In 2020, social commerce in the west is just beginning to come into its own, with social networks like Pinterest, Facebook and Instagram responding to a clear trend from users towards generating sales and looking for product inspiration by giving them the tools to sell directly within the platform.

But in China, social commerce – the merging of social networking and online shopping functionality – has been the norm for years, with users taking it for granted that they can shop for products on the same platforms that they use to socialise, and vice versa.

Even in China, however, you could argue that no company has quite harnessed the “social” part of “social commerce” quite like Pinduoduo. Pinduoduo (拼多多), whose name loosely translates to “join together more more”, is a group buying app where shoppers can secure deals by purchasing items in groups – the more friends they can secure, the better the discount for everyone, and the faster Pinduoduo grows.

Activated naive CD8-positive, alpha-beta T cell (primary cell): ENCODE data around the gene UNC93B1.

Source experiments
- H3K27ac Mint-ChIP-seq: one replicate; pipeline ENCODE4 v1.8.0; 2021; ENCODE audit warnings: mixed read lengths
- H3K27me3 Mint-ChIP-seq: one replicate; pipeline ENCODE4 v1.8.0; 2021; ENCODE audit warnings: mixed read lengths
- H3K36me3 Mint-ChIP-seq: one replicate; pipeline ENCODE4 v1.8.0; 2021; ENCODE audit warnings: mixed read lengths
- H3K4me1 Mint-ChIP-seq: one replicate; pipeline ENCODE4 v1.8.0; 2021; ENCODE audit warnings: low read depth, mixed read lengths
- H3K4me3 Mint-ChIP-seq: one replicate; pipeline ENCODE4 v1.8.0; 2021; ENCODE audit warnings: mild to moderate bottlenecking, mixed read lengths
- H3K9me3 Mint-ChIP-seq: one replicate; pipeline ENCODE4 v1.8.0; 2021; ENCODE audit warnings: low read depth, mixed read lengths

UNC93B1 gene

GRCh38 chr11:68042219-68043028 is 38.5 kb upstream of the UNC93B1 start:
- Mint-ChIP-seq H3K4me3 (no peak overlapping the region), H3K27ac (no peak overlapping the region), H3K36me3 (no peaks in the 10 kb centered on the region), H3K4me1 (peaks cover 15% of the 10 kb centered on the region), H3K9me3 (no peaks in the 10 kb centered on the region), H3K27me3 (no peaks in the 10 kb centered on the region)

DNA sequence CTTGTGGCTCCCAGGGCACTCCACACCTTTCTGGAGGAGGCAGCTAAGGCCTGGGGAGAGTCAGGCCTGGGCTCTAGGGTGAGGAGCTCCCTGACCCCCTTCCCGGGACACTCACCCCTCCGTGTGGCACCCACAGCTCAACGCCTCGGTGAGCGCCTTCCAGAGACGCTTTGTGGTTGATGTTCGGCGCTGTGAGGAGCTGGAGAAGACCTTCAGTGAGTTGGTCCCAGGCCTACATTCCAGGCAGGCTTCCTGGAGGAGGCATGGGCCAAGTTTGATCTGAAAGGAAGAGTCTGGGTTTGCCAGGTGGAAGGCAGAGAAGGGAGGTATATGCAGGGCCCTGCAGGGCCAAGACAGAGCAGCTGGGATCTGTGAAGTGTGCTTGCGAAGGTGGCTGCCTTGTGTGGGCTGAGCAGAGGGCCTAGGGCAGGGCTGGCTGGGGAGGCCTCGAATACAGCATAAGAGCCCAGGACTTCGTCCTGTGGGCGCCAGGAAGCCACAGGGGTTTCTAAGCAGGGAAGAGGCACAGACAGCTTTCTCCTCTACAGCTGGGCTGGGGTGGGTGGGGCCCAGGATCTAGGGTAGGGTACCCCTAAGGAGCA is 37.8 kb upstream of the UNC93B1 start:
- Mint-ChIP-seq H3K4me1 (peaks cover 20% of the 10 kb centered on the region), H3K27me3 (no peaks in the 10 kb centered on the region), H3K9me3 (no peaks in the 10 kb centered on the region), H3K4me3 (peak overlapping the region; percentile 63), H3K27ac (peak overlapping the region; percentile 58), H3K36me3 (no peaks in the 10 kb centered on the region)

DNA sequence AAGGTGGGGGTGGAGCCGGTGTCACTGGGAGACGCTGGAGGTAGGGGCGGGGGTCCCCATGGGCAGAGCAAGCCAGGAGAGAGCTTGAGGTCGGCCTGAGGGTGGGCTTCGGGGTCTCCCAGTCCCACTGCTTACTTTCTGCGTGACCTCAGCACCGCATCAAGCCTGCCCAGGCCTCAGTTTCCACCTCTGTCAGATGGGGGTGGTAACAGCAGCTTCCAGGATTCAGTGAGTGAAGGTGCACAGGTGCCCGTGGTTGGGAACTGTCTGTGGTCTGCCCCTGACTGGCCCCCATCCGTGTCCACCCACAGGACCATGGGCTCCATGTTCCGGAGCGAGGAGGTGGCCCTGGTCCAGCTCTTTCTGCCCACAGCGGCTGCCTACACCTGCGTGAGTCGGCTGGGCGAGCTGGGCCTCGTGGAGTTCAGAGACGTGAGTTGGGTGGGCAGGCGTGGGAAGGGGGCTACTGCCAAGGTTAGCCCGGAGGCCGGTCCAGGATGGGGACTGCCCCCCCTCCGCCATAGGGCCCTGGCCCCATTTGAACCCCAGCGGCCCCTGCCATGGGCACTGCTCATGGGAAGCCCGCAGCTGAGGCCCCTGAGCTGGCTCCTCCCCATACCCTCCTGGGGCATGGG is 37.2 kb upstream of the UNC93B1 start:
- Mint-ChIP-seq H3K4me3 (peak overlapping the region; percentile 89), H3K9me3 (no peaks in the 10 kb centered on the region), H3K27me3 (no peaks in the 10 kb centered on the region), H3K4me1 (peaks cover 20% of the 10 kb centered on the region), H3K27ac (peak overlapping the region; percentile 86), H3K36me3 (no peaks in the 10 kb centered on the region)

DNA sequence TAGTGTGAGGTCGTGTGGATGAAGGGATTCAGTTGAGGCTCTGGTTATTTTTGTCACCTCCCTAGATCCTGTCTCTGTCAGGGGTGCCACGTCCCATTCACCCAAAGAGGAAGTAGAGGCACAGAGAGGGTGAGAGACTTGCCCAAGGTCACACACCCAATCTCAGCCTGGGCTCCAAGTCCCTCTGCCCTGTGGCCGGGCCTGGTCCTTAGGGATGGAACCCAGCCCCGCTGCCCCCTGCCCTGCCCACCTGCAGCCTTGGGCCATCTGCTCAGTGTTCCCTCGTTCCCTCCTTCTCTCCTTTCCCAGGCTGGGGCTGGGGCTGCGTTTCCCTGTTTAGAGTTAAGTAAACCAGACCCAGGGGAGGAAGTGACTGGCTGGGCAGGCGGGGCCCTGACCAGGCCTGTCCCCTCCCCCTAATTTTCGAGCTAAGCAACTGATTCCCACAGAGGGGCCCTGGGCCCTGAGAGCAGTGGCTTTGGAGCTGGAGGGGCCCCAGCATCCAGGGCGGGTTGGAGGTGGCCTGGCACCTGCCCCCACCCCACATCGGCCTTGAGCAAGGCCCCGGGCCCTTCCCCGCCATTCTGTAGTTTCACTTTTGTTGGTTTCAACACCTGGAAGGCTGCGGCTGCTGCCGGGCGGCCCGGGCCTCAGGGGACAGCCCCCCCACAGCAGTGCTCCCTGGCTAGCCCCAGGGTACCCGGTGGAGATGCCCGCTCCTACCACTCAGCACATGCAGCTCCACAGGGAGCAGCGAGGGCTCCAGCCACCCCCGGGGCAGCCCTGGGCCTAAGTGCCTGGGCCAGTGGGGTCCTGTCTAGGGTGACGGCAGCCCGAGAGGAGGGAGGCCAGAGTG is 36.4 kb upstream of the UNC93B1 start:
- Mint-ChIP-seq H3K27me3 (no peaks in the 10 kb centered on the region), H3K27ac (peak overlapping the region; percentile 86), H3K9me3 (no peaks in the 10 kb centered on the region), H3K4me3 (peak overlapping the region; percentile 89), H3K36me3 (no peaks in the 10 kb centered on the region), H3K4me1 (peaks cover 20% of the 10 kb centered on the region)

In the space of a few years, Pinduoduo has gone from being an up-and-coming disruptor and a steadily-growing threat to incumbent ecommerce giants Alibaba and to securing its place in the top three most valuable Chinese ecommerce companies – and as of 13th May, overtaking as China’s second-most valuable online retailer.

Pinduoduo’s rise to success hasn’t been without its bumps in the road, and the company is currently still loss-making, grappling with the challenge of expanding its business into new markets while retaining its hold on those markets (China’s less-wealthy ‘lower tier’ cities) that brought it such success in the first place.

However, five years on from its founding in 2015, it’s clear that Pinduoduo isn’t just a flash-in-the-pan – and it is taking steps to make sure it remains a force to be reckoned with. In the past six months, Pinduoduo has partnered with Amazon, introduced livestreaming to its platform and bought into a major appliance retailer in exchange for the right to sell its products at a discount.

Let’s take a closer look at how Pinduoduo does social commerce, the secrets to its success, and whether there’s anything that other companies – both within China and in the west – can learn from it.

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